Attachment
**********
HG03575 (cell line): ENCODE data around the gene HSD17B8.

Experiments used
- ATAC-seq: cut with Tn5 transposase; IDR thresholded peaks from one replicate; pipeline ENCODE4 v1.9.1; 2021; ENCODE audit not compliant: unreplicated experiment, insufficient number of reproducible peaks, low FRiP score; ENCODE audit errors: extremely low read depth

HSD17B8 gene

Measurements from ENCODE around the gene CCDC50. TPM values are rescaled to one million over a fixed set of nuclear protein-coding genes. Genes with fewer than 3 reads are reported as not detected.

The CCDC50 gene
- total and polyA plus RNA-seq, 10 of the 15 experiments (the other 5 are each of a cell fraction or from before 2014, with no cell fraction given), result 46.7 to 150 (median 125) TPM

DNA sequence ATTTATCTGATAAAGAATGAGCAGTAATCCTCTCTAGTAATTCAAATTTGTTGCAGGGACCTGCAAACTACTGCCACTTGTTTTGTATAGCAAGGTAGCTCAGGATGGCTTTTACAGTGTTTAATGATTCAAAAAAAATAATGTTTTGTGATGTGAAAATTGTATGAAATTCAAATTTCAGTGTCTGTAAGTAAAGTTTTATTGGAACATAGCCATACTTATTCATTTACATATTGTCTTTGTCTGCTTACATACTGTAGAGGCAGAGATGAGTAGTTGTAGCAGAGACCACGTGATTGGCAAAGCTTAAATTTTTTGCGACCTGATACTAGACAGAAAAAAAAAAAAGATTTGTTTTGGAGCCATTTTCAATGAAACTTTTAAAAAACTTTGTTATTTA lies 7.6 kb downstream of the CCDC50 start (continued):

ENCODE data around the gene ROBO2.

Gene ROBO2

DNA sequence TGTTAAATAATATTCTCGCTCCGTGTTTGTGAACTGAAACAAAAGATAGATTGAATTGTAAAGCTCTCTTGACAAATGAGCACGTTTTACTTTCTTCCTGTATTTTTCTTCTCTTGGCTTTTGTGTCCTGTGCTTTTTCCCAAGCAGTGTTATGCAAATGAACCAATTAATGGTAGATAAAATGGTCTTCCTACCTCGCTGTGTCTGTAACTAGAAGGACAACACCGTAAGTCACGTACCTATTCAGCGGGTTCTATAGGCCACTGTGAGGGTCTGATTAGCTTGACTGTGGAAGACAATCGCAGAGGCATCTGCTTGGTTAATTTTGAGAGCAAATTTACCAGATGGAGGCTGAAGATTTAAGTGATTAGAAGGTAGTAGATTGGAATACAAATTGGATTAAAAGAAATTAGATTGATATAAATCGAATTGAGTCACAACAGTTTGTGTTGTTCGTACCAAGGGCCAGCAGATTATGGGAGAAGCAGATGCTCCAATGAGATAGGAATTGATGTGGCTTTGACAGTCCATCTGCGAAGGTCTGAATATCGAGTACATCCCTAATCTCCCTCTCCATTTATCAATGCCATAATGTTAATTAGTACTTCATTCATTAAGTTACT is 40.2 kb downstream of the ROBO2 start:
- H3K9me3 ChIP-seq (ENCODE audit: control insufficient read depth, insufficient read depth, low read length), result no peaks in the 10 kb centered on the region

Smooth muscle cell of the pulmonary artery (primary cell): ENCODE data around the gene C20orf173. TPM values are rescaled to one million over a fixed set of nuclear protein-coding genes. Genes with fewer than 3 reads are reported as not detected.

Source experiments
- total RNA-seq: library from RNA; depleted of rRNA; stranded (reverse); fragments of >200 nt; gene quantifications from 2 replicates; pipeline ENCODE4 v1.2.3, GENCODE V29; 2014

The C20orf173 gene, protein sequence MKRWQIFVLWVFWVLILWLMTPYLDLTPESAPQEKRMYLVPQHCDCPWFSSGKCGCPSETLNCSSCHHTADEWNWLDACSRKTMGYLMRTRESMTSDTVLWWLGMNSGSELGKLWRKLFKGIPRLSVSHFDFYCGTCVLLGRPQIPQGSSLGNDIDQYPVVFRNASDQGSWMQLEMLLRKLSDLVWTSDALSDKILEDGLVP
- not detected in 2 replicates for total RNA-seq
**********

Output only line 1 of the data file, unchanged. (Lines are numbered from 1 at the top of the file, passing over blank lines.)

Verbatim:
HG03575 (cell line): ENCODE data around the gene HSD17B8.